Yesterday Defence Minister Wayne Mapp released
two NZ Defence Force statements
on prisoner treatment in Afghanistan which raise more questions than they answer.
The two reports largely dodge the issues I raised in last week’s blog
“Mapp’s reassurances on torture fall short”
following the release of
on the Afghan government’s mistreatment of “conflict-related” detainees.
The key issue is whether any of the prisoners taken on joint SAS/Afghan Crisis Response Unit operations were tortured in Afghan detention centres. We now know that 193 prisoners (according to
Wayne Mapp on Radio NZ
yesterday) were taken on 58 different joint SAS/CRU operations over the past two years.
The NZDF now says that “Since becoming aware of the likely content of the UNAMA Report in early September NZDF forces in Kabul have ensured that they know where persons who are arrested during CRU operations are taken after arrest.”
That begs the question of where most of the 193 prisoners, taken before early last month, have ended up. The NZDF report admits “a small number” of the SAS/CRU prisoners were handed over to the National Directorate of Security (NDS), which the UN found regularly tortured prisoners. It seems, from the NZDF’s reference to the NDS Kabul facility 17/40, that some of the SAS/CRU prisoners were taken there. The NZDF tries to reassure us by saying that ISAF has not “prohibited” prisoners from going to NDS 17/40 – even though the UN notes accusations of torture against NDS 17/40.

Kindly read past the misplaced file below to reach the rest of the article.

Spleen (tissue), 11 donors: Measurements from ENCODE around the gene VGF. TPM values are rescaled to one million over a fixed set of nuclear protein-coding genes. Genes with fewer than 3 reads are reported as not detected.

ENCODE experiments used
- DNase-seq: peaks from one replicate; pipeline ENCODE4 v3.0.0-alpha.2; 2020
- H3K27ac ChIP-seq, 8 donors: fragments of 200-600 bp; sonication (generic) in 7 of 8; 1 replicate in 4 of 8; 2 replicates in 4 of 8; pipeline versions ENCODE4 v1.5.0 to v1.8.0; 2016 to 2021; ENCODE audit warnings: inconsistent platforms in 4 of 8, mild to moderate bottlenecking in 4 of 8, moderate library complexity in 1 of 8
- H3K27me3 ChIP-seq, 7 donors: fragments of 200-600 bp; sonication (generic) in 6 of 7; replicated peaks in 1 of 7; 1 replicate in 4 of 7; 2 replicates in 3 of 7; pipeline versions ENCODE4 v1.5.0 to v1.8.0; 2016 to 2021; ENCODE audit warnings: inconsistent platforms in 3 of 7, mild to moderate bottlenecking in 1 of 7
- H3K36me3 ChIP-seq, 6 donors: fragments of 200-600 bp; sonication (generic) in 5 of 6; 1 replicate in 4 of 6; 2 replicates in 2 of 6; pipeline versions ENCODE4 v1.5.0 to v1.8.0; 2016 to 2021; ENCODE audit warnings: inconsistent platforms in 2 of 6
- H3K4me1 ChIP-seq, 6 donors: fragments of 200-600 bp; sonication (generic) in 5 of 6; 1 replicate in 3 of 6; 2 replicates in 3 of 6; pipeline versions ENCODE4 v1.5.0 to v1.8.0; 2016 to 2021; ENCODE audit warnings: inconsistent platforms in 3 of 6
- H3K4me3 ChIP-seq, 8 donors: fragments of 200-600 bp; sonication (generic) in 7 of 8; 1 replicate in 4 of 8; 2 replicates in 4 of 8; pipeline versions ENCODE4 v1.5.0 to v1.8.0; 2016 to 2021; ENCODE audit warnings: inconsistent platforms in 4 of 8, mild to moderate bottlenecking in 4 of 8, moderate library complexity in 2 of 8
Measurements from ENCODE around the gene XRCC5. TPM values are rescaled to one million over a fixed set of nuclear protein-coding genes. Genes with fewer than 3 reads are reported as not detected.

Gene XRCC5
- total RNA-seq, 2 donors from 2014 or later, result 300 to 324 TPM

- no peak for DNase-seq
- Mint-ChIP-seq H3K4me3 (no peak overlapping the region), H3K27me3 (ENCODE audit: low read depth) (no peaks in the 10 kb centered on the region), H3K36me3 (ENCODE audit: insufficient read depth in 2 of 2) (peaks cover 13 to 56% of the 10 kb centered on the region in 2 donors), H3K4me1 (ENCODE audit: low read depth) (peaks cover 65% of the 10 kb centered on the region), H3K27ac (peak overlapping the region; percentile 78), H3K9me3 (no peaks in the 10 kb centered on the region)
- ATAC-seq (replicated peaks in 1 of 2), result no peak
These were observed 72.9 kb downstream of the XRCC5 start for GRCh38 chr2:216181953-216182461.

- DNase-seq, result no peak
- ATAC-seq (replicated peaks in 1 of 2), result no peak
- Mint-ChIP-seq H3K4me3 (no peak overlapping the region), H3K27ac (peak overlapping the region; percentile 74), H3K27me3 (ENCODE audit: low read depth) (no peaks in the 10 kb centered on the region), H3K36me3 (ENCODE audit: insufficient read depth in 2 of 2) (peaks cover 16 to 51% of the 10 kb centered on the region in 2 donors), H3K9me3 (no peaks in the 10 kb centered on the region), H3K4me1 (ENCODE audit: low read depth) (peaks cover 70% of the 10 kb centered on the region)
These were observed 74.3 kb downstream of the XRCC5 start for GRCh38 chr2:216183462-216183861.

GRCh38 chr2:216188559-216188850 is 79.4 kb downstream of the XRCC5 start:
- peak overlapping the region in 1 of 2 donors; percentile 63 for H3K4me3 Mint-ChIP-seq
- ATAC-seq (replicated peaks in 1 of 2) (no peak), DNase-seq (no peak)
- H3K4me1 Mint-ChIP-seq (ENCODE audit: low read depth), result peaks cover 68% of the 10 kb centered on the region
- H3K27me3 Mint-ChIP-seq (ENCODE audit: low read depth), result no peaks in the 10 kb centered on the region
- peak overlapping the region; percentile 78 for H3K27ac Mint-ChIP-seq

How can we really trust any NDS facility not to torture people when the UN report says that over several years only two complaints of torture by the NDS have ever being investigated, and the UN was not allowed access to the NDS’s elite facility in Kabul, 90/124? The UN details horrific torture of former 90/124 detainees – an institution specialising in interrogating the same type of “high value” targets the SAS/CRU capture. Prisoners initially detained in NDS 17/40 or elsewhere could easily end up being tortured in NDS facility 90/124. The NZDF reports do nothing to reassure New Zealanders on this important matter.
Our government has a moral and legal responsibility to ensure any prisoners it helps capture are not subsequently tortured. The NZDF can’t get off the hook by saying, in the report, that it “does not have the legal ability or mandate to maintain oversight of the detainees once they leave the custody of the CRU.”